The Western cultural shift that followed in the seventies can also be attributed to some of the decline. Women slowly began to find more and more opportunities, and the preposition of having a career became much more tantalising. Even though they struggled to fight for an equal wage and still do, more women than ever before were going to university and putting off having a family at the same time. What is the result of these two changes? Families have become smaller.
Isn’t this a good thing?
Again one can be forgiven for wondering whether this is such a bad thing. At face value, smaller families and an eventual population decline could be a good thing, especially considering the strain that our current population is putting on the environment right now.
But as mentioned before, we find ourselves in a population imbalance. We have too many of the older generation and need more of the younger generation to replace them. In simple terms, we need more workers. That may sound a little capitalist of me, but in some way, it is, but in reality, our culture is pretty capitalist-driven, and it’s hard to go back after we’ve come so far. We won’t feel this yet; of course, the decline didn’t begin so long ago, but if current projections are accurate, roughly a third of Europeans will be over 65 by the 2050s. As a result, the number of people dependent on working-age people will become lopsided and eventually affect economic growth, public finances, pensions, and the health system.
A possible solution
I always like to believe there’s a solution to some of these problems, and this situation isn’t any different. Except to a certain extent, it is, European countries will continue to feel the pinch of unbalanced age groups until their economy starts to get negatively affected, and I have no idea how to make people have more children; at the end of the day, many working-class parents would struggle to have more than two or maybe three children in this current tight economy.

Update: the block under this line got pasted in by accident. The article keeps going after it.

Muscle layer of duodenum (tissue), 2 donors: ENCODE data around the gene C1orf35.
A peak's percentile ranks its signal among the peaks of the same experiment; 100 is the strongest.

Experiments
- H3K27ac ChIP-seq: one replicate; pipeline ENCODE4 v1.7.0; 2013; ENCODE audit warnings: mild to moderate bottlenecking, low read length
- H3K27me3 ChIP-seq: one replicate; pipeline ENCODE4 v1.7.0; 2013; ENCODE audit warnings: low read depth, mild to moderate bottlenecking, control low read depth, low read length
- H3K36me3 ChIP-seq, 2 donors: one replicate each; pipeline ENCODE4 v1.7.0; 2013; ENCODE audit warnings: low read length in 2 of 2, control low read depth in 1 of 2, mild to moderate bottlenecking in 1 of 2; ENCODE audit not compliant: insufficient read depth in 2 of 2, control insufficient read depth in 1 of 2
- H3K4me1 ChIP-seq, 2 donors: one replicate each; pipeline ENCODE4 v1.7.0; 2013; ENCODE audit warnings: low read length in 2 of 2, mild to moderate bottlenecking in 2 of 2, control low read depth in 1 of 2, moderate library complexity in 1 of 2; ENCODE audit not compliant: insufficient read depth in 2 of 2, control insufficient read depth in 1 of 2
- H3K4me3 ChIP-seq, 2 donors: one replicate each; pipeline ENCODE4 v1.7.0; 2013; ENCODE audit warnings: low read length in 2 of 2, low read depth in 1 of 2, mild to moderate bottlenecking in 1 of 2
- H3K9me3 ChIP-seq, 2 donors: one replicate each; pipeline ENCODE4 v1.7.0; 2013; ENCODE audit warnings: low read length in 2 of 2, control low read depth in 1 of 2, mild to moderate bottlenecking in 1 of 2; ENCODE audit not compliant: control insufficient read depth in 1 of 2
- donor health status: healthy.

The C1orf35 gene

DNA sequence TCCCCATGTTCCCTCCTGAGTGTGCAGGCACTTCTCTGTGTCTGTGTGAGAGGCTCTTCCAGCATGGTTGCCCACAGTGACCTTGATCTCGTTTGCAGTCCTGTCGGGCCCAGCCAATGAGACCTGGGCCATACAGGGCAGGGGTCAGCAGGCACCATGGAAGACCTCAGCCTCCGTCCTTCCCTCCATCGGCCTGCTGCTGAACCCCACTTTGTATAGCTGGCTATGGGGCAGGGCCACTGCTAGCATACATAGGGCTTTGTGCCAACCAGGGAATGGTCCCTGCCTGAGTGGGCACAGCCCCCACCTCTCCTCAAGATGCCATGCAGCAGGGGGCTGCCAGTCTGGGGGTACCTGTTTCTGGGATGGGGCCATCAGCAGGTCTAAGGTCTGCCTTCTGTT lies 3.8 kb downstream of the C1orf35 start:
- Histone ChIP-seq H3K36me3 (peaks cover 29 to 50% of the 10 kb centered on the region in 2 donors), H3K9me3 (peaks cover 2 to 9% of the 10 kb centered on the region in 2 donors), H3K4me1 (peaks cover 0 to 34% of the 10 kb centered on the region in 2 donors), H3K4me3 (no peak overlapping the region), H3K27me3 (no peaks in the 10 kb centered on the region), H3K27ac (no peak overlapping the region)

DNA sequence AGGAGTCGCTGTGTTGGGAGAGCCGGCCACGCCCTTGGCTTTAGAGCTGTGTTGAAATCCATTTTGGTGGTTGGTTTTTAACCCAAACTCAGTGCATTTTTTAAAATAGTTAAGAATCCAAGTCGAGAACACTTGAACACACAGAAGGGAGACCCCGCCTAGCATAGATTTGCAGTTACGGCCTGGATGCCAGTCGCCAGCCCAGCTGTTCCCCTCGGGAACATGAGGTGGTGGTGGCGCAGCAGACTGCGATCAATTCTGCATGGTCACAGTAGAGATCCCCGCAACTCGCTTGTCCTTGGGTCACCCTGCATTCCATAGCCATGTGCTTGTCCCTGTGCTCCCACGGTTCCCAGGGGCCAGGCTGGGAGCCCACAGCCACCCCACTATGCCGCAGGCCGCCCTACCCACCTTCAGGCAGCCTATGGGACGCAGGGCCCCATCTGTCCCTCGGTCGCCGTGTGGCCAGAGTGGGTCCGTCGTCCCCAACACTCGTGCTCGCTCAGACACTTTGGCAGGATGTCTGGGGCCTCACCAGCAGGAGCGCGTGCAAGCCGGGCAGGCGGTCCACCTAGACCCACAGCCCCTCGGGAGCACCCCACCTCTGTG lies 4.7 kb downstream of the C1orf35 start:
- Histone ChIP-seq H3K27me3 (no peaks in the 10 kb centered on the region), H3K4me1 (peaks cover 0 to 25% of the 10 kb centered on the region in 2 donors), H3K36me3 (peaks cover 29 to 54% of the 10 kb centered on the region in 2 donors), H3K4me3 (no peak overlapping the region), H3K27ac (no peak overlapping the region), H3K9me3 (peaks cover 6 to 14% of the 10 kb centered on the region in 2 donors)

But there is a solution for the workforce, both skilled and unskilled—migrant workers. The EU must take a more relaxed stance on migrant workers from non-EU countries and extend the working holiday visa for more than a year.
Admittedly it isn’t the ideal solution, but attracting skilled and talented workers from non-EU countries should be high on the EU’s priority list, and they know as much; it would slow the stem of the current worker shortage and maybe help the EU avoid a more catastrophic shortage in years to come.
While population decline is fantastic for the environment, our declining birth-rate will only hinder us going forward, we could try a leaf out of Japan and South Korea’s book and attempt to invest billions into campaigns to encourage citizens to have bigger families, or we could attempt a more modern approach and encourage those who don’t come from here that here is the place to be.
THE AUTHOR is an Australian who has lived in South Tyrol for several years, he is a teacher by profession. Lindsay writes for the SWZ at irregular intervals about his experiences, opinions on politics, and the economy as well as the occasional interview.
catch-cry: Schlagwort, Slogan, Schrei
avail: Nutzen, Gewinn
grand: grandios, großartig
tantalising: verlockend, spannend
strain: Belastung, Strapaze, Spannung
lopsided: schief, einseitig